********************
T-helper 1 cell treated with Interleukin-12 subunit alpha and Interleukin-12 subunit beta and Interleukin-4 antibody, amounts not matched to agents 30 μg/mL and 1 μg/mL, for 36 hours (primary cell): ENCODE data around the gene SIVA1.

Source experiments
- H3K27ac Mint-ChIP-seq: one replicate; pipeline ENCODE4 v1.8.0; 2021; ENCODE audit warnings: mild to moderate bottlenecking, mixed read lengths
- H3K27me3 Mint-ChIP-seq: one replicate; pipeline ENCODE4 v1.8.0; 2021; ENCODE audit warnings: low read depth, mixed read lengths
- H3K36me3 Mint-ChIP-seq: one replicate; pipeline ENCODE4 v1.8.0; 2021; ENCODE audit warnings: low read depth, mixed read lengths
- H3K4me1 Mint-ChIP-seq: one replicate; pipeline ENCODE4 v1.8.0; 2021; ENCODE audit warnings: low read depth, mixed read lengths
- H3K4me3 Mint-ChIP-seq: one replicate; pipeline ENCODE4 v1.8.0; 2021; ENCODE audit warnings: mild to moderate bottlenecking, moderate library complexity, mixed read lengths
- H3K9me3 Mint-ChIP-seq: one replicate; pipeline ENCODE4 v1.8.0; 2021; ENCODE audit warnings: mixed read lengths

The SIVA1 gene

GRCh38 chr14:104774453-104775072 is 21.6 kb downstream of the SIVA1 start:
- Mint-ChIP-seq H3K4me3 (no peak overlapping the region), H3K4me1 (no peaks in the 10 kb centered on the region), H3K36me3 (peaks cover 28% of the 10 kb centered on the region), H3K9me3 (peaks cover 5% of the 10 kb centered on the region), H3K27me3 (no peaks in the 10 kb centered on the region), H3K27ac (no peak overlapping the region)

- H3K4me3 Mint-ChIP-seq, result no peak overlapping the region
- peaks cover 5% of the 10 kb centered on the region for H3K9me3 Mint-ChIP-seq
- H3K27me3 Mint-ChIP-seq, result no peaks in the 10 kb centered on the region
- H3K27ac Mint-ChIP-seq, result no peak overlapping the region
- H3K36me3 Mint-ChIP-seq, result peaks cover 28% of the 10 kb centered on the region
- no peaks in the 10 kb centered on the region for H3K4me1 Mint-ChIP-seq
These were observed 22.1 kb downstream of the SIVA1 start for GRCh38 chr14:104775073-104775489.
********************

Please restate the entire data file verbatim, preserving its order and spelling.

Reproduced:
T-helper 1 cell treated with Interleukin-12 subunit alpha and Interleukin-12 subunit beta and Interleukin-4 antibody, amounts not matched to agents 30 μg/mL and 1 μg/mL, for 36 hours (primary cell): ENCODE data around the gene SIVA1.

Source experiments
- H3K27ac Mint-ChIP-seq: one replicate; pipeline ENCODE4 v1.8.0; 2021; ENCODE audit warnings: mild to moderate bottlenecking, mixed read lengths
- H3K27me3 Mint-ChIP-seq: one replicate; pipeline ENCODE4 v1.8.0; 2021; ENCODE audit warnings: low read depth, mixed read lengths
- H3K36me3 Mint-ChIP-seq: one replicate; pipeline ENCODE4 v1.8.0; 2021; ENCODE audit warnings: low read depth, mixed read lengths
- H3K4me1 Mint-ChIP-seq: one replicate; pipeline ENCODE4 v1.8.0; 2021; ENCODE audit warnings: low read depth, mixed read lengths
- H3K4me3 Mint-ChIP-seq: one replicate; pipeline ENCODE4 v1.8.0; 2021; ENCODE audit warnings: mild to moderate bottlenecking, moderate library complexity, mixed read lengths
- H3K9me3 Mint-ChIP-seq: one replicate; pipeline ENCODE4 v1.8.0; 2021; ENCODE audit warnings: mixed read lengths

The SIVA1 gene

GRCh38 chr14:104774453-104775072 is 21.6 kb downstream of the SIVA1 start:
- Mint-ChIP-seq H3K4me3 (no peak overlapping the region), H3K4me1 (no peaks in the 10 kb centered on the region), H3K36me3 (peaks cover 28% of the 10 kb centered on the region), H3K9me3 (peaks cover 5% of the 10 kb centered on the region), H3K27me3 (no peaks in the 10 kb centered on the region), H3K27ac (no peak overlapping the region)

- H3K4me3 Mint-ChIP-seq, result no peak overlapping the region
- peaks cover 5% of the 10 kb centered on the region for H3K9me3 Mint-ChIP-seq
- H3K27me3 Mint-ChIP-seq, result no peaks in the 10 kb centered on the region
- H3K27ac Mint-ChIP-seq, result no peak overlapping the region
- H3K36me3 Mint-ChIP-seq, result peaks cover 28% of the 10 kb centered on the region
- no peaks in the 10 kb centered on the region for H3K4me1 Mint-ChIP-seq
These were observed 22.1 kb downstream of the SIVA1 start for GRCh38 chr14:104775073-104775489.